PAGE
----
His operatic singing voice and matinee idol looks won him an offer in 1944 to headline Rodgers and Hammerstein's Broadway hit "Oklahoma!" but Howard Keel stuck with his day job at the Douglas Aircraft Corporation, setting aside ambition to aid the Allied effort through the end of World War II. It was on London's West End that Keel caught the eye of British film producers, for whom he made his big screen debut in 1948. Stateside, Keel accepted an MGM contract and lead roles in such Technicolor musicals as "Annie Get Your Gun" (1950), "Show Boat" (1951), and "Seven Brides for Seven Brothers" (1954), while proving himself a credible man of action in the British "Floods of Fear" (1958) and "Day of the Triffids" (1962), in which he saved the Earth from an invasion of asparaginous extraterrestrials. Though he rode tall beside John Wayne and Kirk Douglas in Burt Kennedy's "The War Wagon" (1967), film offers thinned out with the demise of the studio system. Supplementing his income with nightclub and summer stock appearances, Keel was on the verge of retiring when the producers of the popular primetime soap opera "Dallas" (NBC, 1978-1991) tapped him to play steel-spined oil baron Clayton Farlow through the end of the series' 13-year run. Capping his career in his seventies by returning to his roots as a singer, Keel released four albums of songs before his death in 2004 robbed the arts of a one-of-a-kind popular entertainer with classical appeal.
Harold Clifton Keel was born on April 13, 1917, in Gillespie, IL. A former navy captain, Keel's father Homer was compelled by hard times to work as a coal miner and a dependence on alcohol drove him to abusive rages. With his father's suicide in 1930, Keel's mother, the former Grace Osterkamp, relocated her two sons to California, settling ultimately in Fallbrook, north of San Diego. A strict Methodist, the woman forbade her sons any form of popular entertainment, even as a diversion from the crushing poverty in which they lived. After graduating from Fallbrook High School, Keel headed for Los Angeles, where the landlady of the apartment he rented overheard him singing and encouraged him to take vocal lessons. Finding an early outlet for his talent as a singing busboy at the Paris Inn in downtown L.A., Keel secured better paying work with the Douglas Aircraft Corporation. His matinee idol looks and plummy basso cantante voice prompted his employers to send him out as a company-wide goodwill ambassador, aiding the war effort by traveling from plant to plant to entertain workers on the assembly line.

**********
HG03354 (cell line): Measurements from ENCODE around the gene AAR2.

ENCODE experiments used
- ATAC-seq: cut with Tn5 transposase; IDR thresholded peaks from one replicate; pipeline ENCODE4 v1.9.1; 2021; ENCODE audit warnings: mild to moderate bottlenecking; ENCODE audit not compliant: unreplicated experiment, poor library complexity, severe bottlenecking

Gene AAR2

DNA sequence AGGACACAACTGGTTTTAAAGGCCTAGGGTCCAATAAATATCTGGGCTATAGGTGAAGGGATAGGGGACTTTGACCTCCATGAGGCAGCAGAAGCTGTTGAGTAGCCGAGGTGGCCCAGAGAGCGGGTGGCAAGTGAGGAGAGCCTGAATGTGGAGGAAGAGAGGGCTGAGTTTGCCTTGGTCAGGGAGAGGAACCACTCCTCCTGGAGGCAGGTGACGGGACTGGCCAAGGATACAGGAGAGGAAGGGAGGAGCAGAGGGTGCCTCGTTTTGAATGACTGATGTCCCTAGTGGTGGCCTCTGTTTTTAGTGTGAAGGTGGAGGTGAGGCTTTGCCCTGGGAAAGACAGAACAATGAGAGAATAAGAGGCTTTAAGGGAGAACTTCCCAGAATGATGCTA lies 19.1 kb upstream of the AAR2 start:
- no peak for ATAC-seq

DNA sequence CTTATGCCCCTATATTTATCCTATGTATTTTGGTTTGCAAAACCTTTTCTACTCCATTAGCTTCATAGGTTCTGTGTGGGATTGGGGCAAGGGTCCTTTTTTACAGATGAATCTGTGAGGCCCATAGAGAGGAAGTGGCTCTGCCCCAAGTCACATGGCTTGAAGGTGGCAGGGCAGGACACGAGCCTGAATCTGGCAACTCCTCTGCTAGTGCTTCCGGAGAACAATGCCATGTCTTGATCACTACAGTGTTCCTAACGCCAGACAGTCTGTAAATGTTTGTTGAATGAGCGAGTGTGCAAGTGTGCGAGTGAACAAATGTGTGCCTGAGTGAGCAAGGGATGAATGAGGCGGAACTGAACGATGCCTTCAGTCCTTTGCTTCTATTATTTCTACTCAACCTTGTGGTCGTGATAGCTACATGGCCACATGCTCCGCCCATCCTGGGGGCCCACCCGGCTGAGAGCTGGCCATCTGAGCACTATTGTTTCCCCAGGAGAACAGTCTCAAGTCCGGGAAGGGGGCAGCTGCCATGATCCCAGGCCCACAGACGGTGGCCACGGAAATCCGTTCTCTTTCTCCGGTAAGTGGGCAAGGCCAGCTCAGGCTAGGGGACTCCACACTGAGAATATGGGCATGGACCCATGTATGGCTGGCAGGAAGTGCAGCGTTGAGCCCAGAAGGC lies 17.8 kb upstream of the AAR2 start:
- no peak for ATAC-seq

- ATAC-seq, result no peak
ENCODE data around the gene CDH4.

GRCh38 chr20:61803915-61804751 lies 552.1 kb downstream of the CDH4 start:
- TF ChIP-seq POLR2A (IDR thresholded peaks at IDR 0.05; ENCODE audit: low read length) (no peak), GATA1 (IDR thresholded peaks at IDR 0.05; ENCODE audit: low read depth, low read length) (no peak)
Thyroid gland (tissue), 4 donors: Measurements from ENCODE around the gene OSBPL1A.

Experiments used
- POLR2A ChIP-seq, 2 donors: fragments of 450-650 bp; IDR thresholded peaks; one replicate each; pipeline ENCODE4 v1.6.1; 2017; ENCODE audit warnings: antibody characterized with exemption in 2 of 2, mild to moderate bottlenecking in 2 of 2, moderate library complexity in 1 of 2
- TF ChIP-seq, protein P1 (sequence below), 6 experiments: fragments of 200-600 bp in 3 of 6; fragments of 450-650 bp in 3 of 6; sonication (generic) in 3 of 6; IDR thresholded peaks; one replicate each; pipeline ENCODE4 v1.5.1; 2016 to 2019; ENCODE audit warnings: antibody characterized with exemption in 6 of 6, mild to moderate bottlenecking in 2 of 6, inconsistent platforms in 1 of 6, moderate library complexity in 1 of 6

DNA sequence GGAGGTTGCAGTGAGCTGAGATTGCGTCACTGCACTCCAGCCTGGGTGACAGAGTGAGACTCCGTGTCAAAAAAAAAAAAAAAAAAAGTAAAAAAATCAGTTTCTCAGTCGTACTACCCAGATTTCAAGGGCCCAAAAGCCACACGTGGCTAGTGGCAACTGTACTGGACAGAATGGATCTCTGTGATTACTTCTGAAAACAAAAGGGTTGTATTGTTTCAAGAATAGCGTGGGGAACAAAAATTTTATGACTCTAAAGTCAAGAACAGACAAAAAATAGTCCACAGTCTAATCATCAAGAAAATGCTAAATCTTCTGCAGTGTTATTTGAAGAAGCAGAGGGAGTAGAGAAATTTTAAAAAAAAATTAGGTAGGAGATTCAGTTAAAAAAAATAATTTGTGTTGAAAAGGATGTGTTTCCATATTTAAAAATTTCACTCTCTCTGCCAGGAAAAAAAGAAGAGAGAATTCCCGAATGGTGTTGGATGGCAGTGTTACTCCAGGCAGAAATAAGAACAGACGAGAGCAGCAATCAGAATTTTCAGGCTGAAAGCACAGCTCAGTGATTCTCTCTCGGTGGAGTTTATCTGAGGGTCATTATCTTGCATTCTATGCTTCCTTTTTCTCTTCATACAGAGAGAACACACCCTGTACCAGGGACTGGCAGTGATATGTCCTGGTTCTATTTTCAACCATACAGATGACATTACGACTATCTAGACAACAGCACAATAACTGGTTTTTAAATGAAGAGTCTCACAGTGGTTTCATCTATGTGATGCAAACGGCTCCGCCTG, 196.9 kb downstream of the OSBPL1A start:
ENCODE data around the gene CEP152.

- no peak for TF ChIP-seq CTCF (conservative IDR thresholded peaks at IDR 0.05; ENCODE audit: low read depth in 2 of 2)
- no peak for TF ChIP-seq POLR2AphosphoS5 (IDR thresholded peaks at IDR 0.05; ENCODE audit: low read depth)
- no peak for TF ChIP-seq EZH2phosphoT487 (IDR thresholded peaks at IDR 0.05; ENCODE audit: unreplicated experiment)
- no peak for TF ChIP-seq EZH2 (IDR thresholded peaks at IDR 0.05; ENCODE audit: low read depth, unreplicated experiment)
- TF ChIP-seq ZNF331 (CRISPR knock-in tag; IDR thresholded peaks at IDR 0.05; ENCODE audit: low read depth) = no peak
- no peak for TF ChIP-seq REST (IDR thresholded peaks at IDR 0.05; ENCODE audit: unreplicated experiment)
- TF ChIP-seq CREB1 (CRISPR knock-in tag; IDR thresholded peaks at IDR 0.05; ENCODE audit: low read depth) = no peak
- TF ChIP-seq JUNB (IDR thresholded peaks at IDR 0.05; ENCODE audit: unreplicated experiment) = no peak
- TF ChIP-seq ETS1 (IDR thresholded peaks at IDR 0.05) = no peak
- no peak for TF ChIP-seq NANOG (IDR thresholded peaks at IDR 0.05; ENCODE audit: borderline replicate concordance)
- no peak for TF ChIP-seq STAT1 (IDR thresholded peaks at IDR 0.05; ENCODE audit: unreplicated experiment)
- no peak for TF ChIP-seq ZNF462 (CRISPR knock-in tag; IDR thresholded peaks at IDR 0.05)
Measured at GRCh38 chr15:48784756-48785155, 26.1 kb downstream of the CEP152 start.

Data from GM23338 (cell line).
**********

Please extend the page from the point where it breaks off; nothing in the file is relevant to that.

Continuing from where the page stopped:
Keel made his public performing debut in 1941, singing the role of Samuel the Prophet in a production of Handel's three-act oratorio "Saul." While performing at the Chicago Music Festival during World War II, Keel was discovered by theatrical librettist and producer Oscar Hammerstein II, then scouting actor-singers for the touring companies of his hit musical "Oklahoma!" Though Keel demurred, preferring to serve the war effort under the auspices of Douglas Aircraft, he did join the cast of Hammerstein and Richard Rodgers' "Carousel" after the war as an understudy for star John Raitt and went on to replace Alfred Drake in "Oklahoma!" as the lovelorn cowboy Curly. In 1945, he married Rosemary Cooper, a silent film actress nearly 20 years his senior. Three years later, Keel transferred with "Oklahoma!" to London's West End, where British film producers scouted him for the role of an escaped prison convict who takes a young couple hostage in the thriller "The Small Voice: (1948). Though registering as little more than a blip on the actor's career arc, the British Lion release did mark his first billing as Howard Keel.
With his divorce from Cooper in 1948, Keel married dancer Helen Anderson, a member of the "Oklahoma!" chorus. The couple settled in Los Angeles, where they raised three children born between 1950 and 1955. A contract with Metro-Goldwyn-Mayer led to Keel's casting as the cocksure frontiersman Frank Butler in "Annie Get Your Gun" (1950), George Sidney's big screen adaptation of the hit Broadway musical, in which Keel was partnered with Betty Hutton as Annie Oakley. At 6'4," the almost impossibly handsome Keel was made for Technicolor and the ever-widening aspect ratio of the silver screen. He won plumb roles in several opulent MGM super-productions, as riverboat gambler Gaylord Ravenal opposite Ava Gardner in Sidney's "Show Boat" (1951); as Fred Graham in Sidney's "Kiss Me Kate" (1953), a meta-musical take on Shakespeare's The Taming of the Shrew; and as timberman Adam Pontipee in Stanley Donen's "Seven Brides for Seven Brothers" (1954). Despite the fact that all of these films garnered multiple Academy Award nominations, Keel was never recognized by the academy for his commanding screen presence.